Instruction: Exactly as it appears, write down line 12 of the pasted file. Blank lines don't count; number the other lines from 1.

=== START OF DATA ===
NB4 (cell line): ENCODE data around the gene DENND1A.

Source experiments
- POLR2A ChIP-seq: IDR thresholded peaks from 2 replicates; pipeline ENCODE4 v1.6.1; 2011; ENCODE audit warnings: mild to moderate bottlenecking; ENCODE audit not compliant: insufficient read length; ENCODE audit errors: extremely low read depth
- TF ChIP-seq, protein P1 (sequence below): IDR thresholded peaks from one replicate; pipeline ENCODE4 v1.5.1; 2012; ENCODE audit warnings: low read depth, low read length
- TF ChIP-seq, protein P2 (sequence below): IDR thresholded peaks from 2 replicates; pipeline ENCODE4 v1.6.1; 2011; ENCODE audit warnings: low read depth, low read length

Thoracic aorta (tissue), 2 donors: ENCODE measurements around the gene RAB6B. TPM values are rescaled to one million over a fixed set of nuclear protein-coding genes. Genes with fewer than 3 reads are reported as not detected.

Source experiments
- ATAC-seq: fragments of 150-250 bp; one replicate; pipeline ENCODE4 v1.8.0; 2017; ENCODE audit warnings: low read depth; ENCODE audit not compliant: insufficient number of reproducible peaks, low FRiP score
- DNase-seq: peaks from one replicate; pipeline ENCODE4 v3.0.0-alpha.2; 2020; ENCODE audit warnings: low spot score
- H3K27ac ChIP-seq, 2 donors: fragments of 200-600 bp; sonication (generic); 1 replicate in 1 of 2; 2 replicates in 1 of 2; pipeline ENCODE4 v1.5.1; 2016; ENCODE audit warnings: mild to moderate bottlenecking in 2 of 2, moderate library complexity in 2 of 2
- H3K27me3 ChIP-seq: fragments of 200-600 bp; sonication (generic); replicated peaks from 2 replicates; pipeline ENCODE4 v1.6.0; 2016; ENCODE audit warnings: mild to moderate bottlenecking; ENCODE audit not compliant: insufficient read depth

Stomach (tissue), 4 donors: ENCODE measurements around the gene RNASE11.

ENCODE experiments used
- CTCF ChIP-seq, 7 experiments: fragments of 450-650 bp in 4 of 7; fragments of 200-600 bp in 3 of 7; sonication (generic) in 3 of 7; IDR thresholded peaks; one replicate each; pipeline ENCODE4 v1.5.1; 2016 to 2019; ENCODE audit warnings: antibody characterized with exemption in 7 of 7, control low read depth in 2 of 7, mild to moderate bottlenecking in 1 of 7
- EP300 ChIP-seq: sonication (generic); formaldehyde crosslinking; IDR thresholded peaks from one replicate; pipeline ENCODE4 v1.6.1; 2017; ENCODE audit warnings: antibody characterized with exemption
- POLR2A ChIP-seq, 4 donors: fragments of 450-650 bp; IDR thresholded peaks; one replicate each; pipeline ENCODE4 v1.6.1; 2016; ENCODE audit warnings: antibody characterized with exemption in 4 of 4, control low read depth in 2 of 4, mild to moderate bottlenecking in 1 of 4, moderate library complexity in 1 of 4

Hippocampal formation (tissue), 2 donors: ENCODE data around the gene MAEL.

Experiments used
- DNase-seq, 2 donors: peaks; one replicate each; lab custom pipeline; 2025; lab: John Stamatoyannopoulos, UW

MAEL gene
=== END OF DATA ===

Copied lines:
Stomach (tissue), 4 donors: ENCODE measurements around the gene RNASE11.